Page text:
I am a beginner in developing Acrobat functionalities and have been provided with this task of having a button added to the toolbar , which when clicked , a popup should appear with a button , which when clicked does two things : 1) Makes a post request to a server and 2) Launches a particular web page.
On the other hand , the Acrobat SDK documentation provides for adding a button to the toolbar directly using plugins, but I had also read that plugins do not provide support for web services.
So given the use-case and the requirements, what would be your suggestion?
Specifically it would be nice if you could answer the following questions:
Plugin development related queries:
2) Is it possible to develop a plugin and save it in the plug_ins folder of Acrobat Reader DC and see the plugin in action OR is it that Acrobat Professional is needed to develop plugins ? (this is only to know if I can develop plugins locally on my laptop or would I need Acrobat Pro even for development purposes)
3)Would it be possible to make post requests and launch webpage via plugin development ?
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The Acrobat SDK does not provide support for web services because it's for Acrobat, not for accessing the web. If you want perform a post, then add a library for doing that your project. The plug-in is just a DLL. You can access whatever system services or libraries you need, just as long as they don't violate security in Acrobat.
Okay , thanks a lot for making this clear.
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The NET.HTTP object does not operate in Reader. So you can't use it there anyway. Developing a plug-in for Reader requires permission from Adobe and a big fee. So you've got some road blocks.
" The NET.HTTP object does not operate in Reader. So you can't use it there anyway "
"Developing a plug-in for Reader requires permission from Adobe and a big fee."
I had read this statement in the documentation : " When Acrobat or Acrobat Reader starts, it scans the plug_ins folder (in the same directory as the Acrobat executable) for DLLs with the extension .API. " and thus assumed that I would be able to develop plugins locally without any fee and see the output as well (in my case , getting a button attached to the toolbar), is my assumption wrong ? As I have stated that we cannot make changes in the plug_ins folder of the Acrobat Pro that the company provides, so I just wanted to know if I would be able to develop plugins locally using the Acrobat Reader DC that I have on my personal desktop. I hope that I could make my question clear.
Your quote shows how Acrobat and Reader scan for API files. Reader then checks plugins have a license from Adobe. License fees are by negotiation and Adobe only approve plugins which work with their business model. (A plugin which gives services that could be got by buying Acrobat for each user would be rejected probably).
Plugins cannot add to the Quick Bar. They can create tools that the USER CAN ADD MANUALLY. They can add menu items.
" Reader then checks plugins have a license from Adobe. "
Thanks for pointing this out.
" Plugins cannot add to the Quick Bar ."
Yes but we can add the button to the File toolbar using plugins right ?
What exactly do you mean by the "File toolbar" please?
When the Acrobat SDK documentation says that using plugins , we can create buttons and attach them to the toolbar ,I believe it means attaching them to the bar that I have marked with a blue border in the below image.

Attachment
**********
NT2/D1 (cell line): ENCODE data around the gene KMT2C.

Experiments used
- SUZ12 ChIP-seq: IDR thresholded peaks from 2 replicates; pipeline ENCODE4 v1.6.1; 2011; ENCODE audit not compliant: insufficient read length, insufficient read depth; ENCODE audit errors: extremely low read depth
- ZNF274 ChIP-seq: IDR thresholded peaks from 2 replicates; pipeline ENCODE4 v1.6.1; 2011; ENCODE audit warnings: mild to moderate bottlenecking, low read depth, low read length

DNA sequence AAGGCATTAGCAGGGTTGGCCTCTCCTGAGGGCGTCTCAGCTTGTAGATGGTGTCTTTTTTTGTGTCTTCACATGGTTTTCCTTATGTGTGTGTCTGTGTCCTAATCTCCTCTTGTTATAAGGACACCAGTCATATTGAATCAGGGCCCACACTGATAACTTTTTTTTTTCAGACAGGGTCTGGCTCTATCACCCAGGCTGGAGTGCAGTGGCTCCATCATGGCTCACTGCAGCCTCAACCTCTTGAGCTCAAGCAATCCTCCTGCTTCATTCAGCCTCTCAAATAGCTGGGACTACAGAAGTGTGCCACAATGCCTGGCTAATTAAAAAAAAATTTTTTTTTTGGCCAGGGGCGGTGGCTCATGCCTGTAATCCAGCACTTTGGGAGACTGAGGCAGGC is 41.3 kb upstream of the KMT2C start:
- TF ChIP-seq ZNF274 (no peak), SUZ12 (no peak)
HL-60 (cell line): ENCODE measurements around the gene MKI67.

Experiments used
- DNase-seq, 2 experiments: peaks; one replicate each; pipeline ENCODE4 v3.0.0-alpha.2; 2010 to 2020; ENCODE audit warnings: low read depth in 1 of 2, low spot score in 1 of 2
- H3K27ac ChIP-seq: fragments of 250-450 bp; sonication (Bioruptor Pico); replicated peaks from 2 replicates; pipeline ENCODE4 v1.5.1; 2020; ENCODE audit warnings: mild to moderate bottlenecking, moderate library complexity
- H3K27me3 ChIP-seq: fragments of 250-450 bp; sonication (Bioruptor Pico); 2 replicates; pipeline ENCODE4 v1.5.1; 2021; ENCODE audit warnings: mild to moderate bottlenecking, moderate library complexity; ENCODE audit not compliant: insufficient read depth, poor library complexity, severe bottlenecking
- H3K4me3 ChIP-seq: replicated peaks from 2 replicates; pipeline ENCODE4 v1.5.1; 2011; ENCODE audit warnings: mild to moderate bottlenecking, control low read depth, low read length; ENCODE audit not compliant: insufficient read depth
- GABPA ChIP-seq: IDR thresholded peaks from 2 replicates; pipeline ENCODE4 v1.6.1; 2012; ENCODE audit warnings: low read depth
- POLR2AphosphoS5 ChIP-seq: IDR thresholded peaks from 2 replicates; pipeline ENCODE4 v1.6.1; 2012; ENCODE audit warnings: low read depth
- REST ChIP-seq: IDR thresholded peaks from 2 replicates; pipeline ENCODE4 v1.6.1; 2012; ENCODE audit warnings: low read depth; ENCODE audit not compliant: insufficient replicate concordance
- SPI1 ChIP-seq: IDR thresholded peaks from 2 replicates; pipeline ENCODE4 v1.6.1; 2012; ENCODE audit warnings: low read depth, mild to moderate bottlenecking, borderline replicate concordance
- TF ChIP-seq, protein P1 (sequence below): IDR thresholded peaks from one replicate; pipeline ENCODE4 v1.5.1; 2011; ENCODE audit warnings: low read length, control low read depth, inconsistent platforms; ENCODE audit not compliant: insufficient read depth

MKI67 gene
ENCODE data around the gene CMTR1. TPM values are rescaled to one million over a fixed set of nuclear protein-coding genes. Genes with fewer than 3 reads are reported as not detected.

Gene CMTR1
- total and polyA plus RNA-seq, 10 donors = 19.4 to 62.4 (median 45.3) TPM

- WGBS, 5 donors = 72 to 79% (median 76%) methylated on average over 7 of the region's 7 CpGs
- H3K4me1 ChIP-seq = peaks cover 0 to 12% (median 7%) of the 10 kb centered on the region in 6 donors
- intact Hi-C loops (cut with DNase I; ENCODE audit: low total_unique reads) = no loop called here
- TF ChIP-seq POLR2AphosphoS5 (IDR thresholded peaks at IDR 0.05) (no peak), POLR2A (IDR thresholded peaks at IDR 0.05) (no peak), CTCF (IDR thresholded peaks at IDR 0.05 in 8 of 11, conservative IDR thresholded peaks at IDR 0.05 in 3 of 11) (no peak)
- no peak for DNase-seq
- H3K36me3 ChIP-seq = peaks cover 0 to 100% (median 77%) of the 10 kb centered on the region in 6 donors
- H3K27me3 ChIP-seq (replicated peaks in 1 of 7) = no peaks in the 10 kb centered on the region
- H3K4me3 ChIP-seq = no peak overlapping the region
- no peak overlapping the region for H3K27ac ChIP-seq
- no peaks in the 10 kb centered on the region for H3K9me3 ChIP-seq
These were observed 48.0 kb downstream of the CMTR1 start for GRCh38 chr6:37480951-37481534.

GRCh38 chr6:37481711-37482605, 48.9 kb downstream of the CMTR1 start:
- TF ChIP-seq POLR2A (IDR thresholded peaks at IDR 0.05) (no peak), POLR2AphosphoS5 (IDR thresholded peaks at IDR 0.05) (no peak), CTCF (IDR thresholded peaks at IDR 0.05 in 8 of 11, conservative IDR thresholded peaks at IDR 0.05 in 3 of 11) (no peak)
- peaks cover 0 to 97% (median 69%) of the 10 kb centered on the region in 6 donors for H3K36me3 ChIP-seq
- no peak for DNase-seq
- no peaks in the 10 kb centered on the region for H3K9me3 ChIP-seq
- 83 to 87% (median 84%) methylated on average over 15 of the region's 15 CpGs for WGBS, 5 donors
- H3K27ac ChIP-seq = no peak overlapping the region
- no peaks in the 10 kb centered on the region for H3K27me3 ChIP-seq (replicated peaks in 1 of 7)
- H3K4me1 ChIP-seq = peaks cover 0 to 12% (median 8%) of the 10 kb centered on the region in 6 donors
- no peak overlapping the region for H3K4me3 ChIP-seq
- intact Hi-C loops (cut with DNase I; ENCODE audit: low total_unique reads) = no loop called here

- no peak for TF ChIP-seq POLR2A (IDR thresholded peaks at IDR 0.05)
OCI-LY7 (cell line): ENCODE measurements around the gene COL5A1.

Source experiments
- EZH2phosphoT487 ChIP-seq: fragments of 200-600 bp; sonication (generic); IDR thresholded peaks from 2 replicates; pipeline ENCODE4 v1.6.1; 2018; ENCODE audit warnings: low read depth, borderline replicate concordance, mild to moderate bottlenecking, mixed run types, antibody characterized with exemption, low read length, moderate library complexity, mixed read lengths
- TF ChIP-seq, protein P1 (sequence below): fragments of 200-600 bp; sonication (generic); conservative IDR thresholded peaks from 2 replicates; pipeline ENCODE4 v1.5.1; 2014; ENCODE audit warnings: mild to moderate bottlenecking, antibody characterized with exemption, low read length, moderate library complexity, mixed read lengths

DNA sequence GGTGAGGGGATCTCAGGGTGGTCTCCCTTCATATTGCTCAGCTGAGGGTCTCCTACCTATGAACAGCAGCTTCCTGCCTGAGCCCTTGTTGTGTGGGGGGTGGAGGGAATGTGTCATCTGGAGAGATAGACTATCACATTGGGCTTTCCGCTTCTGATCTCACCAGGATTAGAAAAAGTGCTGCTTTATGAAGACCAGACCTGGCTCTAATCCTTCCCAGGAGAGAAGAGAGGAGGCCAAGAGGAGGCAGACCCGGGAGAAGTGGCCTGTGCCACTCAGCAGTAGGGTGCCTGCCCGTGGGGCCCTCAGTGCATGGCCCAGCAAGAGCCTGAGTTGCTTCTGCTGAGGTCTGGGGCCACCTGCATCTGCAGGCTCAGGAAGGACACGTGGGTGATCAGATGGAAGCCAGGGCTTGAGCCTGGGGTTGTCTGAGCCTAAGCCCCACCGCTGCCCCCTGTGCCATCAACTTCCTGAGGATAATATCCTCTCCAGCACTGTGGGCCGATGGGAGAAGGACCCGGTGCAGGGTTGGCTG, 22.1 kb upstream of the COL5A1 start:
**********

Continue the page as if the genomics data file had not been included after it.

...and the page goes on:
Am I correct ? and by the Files toolbar I mean that portion of the toolbar with File related tools (marked with the red arrow)
This is the "Quick bar". As I said, your plug-in cannot add buttons to this bar, or change it. (The plug-in API talks about creating toolbars but this is an abstract concept not a UI interface). But a plug-in can register new buttons that the user can CHOOSE to add at the right. At least in Acrobat. I do not know if this is possible in Reader. In Acrobat, right click and choose Customize Quick Bar. Your toolbars registered in a plug-in will appear at the bottom of the list. This is poorly documented, if at all, but I can report it does work.
One more thing: every plugin developer needs a license for Acrobat, to develop it, even if developing a plugin that is eventually licensed for Reader. Remember: the SDK exists only to sell software.
Yes , this makes complete sense
If the users in your company have Acrobat pro, then your best bet is to use the NET.HTTP object for posts. There is a testing tool for this object here:
You'll need to be a member to download it. If you join the site, I offer consulting for just this kind of thing at discount rates.
@Thom_Parker, so given that we are trying to develop this functionality for Acrobat Pro , do you think developing a plugin would be an overkill and we should rather rely on JS scripts atleast for the button , pop-up and the post request ?
For what you've listed as requirements, a plug-in is overkill.
Plugins add buttons to a tool category. The tool categories are all listed in the Acrobat Tools area. For example, "Comments" is a tools category. When I create a plug-in, I usually create a new category specifically for the tool I'm creating, or I use one such as PDF Scripting, that is for all tools downloaded from my website.
I don't know if I've mentioned this on this thread, but the quickbar is defined in a set of preferences in the Acrobat user Prefs folder. In a file named User_Prefs.txt. or something like that. You could change this file from outside of Acrobat to put your tool button on the quickbar. Just don't mess it up.